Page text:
1. from Paris- Rome* – the Cycle Route in Aosta connects to the stretch of the Via Francigena that passes through the Gran St Bernard Pass;
    2. from Munich-Rome* – the Cycling Route cross into Italy at the Brenner Pass, than at Calestano (PR) connects to the Ciclovia Francigena, the name for the Italian section of the eurovelo 5;
    3. from Norway to Italy, the Sun Route* – the Sun Route touches different countries in Europe, such as Norway, Finland, Sweden, Denmark, Germany, Czechia, Austria, and Italy (and it arrives at Malta).

The Via Francigena Cycle Route

  • The Via Francigena Cycle Route* is the traditional pilgrimage route that runs from Canterbury in south-east England to Rome.
    There are 3 variants of the route:

    1. the Via Francigena Cycling Route is the closest to the Via Francigena hiking route, crossing into Italy at the Gran St Bernard Pass;
    2. the Ciclovia Francigena is the name for the Italian section of the eurovelo 5. The eurovelo 5 follows the Swiss national route 3 from Basel to Chiasso in Italy taking the Gotthard pass;
    3. there’s also the Moncenisio variant of the Ciclovia Francigena, which starts at the Col du Mont Cenis.

*Please, note that these are external websites not managed by the Organizing Secretariat of ECRS 2024.

By Car

Naples is also easy to reach by car; highway A1, also known as the Autostrada del Sole, runs the entire length of Italy from north to south, and passes through the city.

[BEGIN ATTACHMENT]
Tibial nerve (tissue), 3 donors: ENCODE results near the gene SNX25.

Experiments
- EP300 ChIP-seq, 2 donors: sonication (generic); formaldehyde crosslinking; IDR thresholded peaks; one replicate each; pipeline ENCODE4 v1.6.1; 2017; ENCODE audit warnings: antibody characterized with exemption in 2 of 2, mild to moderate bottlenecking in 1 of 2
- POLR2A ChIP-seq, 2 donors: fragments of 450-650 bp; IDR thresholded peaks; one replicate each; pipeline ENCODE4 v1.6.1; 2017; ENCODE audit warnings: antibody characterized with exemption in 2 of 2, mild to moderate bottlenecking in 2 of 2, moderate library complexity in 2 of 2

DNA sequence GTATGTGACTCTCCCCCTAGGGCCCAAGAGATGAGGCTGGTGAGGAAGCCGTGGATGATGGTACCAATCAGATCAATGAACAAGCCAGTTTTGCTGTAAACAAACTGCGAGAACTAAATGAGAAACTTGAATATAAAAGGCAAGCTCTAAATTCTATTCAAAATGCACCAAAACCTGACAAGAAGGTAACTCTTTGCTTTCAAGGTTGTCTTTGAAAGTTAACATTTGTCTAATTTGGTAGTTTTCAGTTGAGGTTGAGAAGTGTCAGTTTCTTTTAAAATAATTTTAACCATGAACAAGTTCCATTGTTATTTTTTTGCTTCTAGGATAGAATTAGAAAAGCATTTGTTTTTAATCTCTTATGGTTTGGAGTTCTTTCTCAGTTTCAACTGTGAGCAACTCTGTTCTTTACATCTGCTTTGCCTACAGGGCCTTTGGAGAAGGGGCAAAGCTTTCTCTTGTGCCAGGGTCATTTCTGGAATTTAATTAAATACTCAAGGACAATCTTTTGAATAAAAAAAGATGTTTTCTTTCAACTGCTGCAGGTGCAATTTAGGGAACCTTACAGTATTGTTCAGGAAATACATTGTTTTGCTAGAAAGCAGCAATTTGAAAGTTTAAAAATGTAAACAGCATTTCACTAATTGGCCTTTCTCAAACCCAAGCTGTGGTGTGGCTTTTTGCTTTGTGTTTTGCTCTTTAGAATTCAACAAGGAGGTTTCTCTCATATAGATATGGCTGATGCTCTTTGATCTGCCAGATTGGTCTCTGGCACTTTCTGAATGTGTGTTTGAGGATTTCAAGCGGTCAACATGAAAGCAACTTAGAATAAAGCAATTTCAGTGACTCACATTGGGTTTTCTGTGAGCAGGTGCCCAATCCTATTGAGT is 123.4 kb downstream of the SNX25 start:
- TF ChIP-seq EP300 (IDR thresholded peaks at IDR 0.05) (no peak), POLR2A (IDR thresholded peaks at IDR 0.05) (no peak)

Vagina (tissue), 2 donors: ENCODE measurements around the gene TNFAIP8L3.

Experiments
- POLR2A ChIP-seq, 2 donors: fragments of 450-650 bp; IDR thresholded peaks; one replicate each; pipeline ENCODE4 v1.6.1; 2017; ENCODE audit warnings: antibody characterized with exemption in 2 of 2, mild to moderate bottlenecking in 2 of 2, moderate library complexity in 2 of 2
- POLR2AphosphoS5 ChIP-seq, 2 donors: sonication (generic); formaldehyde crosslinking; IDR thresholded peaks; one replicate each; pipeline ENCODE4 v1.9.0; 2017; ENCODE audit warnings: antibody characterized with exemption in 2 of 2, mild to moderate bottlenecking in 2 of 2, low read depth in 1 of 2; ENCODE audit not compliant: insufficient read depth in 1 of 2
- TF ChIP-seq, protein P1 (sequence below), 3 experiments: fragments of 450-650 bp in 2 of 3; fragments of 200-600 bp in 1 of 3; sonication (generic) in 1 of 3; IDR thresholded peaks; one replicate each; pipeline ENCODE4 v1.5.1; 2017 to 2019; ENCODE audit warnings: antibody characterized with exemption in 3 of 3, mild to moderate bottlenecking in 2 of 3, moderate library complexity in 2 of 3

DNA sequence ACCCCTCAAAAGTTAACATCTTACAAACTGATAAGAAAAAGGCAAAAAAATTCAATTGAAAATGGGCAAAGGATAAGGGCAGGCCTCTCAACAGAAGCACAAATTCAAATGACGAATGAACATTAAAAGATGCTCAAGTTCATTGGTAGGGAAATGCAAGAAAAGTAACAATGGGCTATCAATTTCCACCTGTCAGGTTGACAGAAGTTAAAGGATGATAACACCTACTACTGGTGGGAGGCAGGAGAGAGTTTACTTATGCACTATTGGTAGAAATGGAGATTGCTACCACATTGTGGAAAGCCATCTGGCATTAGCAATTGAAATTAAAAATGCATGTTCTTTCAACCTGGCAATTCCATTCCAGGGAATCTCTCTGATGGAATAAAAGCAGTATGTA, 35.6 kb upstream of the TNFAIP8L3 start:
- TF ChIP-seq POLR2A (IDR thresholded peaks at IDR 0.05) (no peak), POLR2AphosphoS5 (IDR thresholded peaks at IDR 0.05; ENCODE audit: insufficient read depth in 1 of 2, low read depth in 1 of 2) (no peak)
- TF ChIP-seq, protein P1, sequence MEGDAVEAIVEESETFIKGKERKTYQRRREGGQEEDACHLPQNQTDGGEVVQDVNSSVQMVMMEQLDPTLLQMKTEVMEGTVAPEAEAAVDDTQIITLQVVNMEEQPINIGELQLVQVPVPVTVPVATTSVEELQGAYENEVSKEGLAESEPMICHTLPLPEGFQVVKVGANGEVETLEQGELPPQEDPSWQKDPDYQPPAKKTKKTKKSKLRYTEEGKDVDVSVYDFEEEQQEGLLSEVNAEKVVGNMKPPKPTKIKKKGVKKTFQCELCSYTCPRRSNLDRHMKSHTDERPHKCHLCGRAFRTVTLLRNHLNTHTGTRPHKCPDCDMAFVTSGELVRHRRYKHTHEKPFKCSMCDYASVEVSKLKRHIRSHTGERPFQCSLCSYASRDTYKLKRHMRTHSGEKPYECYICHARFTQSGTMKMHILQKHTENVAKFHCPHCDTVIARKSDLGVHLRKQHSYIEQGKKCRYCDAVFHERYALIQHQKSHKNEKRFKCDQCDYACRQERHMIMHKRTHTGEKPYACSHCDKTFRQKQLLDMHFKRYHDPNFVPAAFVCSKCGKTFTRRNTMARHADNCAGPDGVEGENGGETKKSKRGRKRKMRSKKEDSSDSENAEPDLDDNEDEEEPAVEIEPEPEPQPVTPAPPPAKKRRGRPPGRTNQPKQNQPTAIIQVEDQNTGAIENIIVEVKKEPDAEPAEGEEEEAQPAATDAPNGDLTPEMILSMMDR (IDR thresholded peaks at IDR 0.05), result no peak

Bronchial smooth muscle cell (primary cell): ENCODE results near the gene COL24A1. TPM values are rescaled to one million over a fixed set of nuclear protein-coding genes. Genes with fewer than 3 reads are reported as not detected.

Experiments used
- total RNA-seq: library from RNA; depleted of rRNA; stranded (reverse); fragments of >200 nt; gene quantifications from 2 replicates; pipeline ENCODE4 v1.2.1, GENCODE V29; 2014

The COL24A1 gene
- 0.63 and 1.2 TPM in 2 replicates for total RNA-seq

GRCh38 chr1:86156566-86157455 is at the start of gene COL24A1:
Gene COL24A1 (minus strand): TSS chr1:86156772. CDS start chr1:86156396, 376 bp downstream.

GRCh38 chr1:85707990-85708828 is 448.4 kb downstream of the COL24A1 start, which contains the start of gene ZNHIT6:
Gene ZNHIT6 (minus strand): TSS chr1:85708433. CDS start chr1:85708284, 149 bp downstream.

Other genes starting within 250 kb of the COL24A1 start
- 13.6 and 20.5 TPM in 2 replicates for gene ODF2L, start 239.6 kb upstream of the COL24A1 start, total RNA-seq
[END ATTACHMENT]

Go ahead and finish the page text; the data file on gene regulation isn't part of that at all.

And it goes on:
For further information visit

By Train

To look for the excellent rail connections of Naples, we suggest looking up for different solutions on or on for high-speed rail

By Air

Capodichino International Airport

Those coming to Naples from overseas will probably opt to fly into the Capodichino International Airport, the city’s main airport where a number of direct international flights arrive and depart daily. The airport is less than 30 minutes from the city centre that can be reached by taxi or with the Alibus shuttle bus service.

The taxi stand is at the arrivals exit at the airport; licensed taxis are parked in a row and are white. Do not take a taxi from those who solicit business from inside the airport terminal as they are not licensed taxi drivers. Once you are on board, request the fixed airport fare immediately; the fixed fare for the city center should be between EUR 18 and EUR 25, depending upon your final destination. The taxi fares are displayed on the front seat back, so you can check the prices.

Alibus is the shuttle bus service that runs between the airport and Piazza Garibaldi and the port in central Naples. A ticket costs 5 € and can be purchased online, onboard or at the info point in the arrivals area of the airport.

Public Transportation


The Conference venue is decentralised from the city center, and for this reason we offer two types of transfer:

  1. Transfer Stops: from Bagnoli – Agnano Terme (Submway L2 stop and Railway station) to Città della Scienza (Conference Venue) and vice-versa
    Price: free
    How to book: through the online form
    To reach Bagnoli – Agnano Terme you can take the subway L2 or a train to the Railway station, and get off at the “Bagnoli-Agnano Terme” stop.